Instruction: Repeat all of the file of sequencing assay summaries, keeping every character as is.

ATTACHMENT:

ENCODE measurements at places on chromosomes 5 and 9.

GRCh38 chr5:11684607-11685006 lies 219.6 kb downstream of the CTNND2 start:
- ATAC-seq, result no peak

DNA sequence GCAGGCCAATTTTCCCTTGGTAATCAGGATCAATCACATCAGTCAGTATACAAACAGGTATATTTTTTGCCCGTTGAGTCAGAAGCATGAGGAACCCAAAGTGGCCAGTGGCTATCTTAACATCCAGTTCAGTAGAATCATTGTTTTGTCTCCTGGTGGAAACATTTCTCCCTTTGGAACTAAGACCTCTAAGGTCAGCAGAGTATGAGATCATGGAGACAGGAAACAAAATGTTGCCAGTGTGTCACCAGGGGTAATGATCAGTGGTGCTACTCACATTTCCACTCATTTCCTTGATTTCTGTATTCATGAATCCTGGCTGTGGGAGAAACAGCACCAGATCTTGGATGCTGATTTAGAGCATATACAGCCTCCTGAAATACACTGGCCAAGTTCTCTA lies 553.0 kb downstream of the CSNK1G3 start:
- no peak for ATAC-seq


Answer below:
ENCODE measurements at places on chromosomes 5 and 9.

GRCh38 chr5:11684607-11685006 lies 219.6 kb downstream of the CTNND2 start:
- ATAC-seq, result no peak

DNA sequence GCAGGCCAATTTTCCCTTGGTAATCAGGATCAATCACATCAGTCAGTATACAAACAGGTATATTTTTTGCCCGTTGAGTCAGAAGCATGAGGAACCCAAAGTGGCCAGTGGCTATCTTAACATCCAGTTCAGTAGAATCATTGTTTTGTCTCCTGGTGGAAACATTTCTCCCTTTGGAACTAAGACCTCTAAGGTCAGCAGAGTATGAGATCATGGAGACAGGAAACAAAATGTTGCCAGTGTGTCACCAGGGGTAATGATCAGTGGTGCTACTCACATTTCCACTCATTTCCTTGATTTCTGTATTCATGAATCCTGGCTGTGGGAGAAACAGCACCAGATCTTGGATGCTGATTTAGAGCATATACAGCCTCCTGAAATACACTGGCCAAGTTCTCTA lies 553.0 kb downstream of the CSNK1G3 start:
- no peak for ATAC-seq